Dr. Mouli asked the panelists to comment on how to increase female participation in the cleantech world. Cassidy pointed out that mentoring other women is crucial to ensure that future leaders that can carry on the bastion of growth are created. Magruder added that it is equally essential to be coachable and build meaningful relationships by following up on commitments. She also pointed out that policies are always evolving, and one should also keep track of it. Vaudreuil said that listening to others is fundamental, especially for solving problems and creating new avenues of growth.

All concurred that a firm belief in dreams can help to achieve your goals for the future because that belief gives you focus. Going outside your comfort zone to learn something new adds new colors to the canvas of life. The panelists also said that it is also critical to be true to oneself and own our talents, as well as our weaknesses, for continuous self-development. Being true to oneself brings to the table more diversity of views, opinions, and perspectives, thus helping systems to flourish. Contradicting voices can help in finding and fine-tuning effective solutions.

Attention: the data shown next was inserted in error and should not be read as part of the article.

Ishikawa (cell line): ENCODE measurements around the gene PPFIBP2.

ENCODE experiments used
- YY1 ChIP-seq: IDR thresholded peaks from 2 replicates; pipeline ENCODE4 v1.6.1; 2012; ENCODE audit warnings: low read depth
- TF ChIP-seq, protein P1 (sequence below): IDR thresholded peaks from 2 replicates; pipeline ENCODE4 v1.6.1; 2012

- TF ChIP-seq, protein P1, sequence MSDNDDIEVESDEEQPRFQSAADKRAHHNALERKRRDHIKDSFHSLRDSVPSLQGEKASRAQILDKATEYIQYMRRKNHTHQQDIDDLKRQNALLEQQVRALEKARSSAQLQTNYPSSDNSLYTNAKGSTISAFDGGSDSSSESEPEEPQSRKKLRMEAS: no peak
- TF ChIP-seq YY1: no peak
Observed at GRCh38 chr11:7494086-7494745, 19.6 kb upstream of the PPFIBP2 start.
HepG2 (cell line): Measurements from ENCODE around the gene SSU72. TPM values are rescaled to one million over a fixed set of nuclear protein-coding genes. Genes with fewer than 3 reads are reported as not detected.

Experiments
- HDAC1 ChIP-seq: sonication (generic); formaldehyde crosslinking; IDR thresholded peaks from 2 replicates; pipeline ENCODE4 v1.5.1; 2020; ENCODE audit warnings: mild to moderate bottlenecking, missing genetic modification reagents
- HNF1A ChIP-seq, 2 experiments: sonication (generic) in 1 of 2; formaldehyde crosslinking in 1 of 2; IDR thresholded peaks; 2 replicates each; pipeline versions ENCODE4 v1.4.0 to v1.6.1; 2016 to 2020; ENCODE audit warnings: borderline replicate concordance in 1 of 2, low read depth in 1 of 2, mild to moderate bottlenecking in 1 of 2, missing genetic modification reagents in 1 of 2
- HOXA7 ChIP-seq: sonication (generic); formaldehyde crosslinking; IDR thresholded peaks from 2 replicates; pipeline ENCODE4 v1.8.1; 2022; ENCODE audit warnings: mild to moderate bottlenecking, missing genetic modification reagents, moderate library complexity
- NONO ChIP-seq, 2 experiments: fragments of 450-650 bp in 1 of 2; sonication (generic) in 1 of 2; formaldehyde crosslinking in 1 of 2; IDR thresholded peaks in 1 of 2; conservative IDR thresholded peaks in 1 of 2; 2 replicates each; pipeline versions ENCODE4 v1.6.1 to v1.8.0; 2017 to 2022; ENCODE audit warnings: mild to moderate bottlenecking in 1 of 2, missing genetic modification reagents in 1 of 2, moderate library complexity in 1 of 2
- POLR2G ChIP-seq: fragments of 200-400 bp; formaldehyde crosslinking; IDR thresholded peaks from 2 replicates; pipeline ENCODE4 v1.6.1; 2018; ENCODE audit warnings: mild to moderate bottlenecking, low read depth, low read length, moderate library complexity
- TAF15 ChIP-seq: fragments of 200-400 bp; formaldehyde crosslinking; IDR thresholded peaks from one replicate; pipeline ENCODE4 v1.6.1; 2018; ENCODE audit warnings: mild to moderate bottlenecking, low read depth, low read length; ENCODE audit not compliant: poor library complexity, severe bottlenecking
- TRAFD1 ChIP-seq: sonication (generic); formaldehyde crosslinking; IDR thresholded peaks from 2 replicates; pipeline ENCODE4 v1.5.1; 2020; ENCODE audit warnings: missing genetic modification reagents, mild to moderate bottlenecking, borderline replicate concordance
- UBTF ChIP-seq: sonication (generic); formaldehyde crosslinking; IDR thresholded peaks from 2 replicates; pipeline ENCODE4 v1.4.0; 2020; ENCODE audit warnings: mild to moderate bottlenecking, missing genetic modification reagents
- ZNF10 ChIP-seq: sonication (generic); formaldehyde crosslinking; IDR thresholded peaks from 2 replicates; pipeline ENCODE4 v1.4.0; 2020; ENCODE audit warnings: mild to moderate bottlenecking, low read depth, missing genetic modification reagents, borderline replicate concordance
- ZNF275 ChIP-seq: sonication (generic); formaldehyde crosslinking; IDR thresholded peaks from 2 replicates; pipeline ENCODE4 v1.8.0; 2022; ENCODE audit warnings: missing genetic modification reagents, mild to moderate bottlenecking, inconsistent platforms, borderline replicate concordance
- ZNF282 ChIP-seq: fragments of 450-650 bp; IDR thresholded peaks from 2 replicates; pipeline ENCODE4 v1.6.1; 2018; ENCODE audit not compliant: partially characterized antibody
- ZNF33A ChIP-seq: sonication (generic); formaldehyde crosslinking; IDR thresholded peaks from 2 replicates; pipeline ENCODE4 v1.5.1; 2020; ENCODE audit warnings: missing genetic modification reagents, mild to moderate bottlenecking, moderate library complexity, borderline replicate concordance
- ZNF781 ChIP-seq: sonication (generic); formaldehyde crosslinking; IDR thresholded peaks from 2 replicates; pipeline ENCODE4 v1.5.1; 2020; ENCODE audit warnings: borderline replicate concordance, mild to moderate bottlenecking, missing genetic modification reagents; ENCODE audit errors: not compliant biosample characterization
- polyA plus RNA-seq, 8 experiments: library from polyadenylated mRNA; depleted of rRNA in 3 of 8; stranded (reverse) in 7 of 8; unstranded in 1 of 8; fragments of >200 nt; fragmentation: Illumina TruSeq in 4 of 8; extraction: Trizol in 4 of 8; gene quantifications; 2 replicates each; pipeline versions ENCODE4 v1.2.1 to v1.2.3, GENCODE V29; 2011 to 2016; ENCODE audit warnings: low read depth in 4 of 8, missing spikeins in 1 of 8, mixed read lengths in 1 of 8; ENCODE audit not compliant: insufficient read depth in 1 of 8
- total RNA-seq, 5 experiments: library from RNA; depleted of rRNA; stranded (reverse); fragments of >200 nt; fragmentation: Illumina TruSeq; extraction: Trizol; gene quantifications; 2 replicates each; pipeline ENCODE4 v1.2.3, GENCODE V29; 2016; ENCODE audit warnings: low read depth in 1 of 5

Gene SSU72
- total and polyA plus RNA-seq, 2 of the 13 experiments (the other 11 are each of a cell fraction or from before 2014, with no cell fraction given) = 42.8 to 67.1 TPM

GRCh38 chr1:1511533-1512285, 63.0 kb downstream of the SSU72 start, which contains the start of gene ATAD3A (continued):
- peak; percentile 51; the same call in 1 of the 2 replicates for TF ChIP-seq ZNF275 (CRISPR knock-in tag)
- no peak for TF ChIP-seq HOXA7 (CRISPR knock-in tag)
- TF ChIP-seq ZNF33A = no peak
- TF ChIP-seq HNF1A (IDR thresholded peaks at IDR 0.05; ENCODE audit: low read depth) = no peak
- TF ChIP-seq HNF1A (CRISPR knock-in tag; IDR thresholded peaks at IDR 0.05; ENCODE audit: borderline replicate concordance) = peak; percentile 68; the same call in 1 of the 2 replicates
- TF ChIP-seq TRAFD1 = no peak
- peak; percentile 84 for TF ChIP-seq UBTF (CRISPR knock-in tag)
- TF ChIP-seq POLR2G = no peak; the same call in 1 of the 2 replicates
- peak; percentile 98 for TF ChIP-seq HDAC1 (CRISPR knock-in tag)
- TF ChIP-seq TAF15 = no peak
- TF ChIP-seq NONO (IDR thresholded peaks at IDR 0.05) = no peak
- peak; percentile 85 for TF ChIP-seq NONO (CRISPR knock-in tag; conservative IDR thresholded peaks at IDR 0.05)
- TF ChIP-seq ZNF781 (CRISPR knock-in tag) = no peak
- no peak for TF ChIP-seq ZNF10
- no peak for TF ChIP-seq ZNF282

To begin a career in the cleantech world, it is imperative to get the ball rolling with internships and making one’s presence felt. Make people aware about your skills and potential. Be a continuous learner, and be conscious and alert. As the energy sector is rapidly evolving, and as more and more policies are being enacted to support the sector, new opportunities are being created. These opportunities require a new set of entrepreneurs to take up new challenges and convert them into thriving business opportunities.

Aparajita Banerjee, Ph.D. in Environmental and Energy Policy, is interested in exploring how effective policies can be framed and implemented to transition to a sustainable and alternative future. Her expertise are in bioenergy and renewable energy, sharing and circular economy, and degrowth. Apart from publishing in different peer-reviewed journals, she has recently co-edited a book titled “Environmental Policy and the Pursuit of Sustainability.” 

Photos courtesy of Rachel Baker.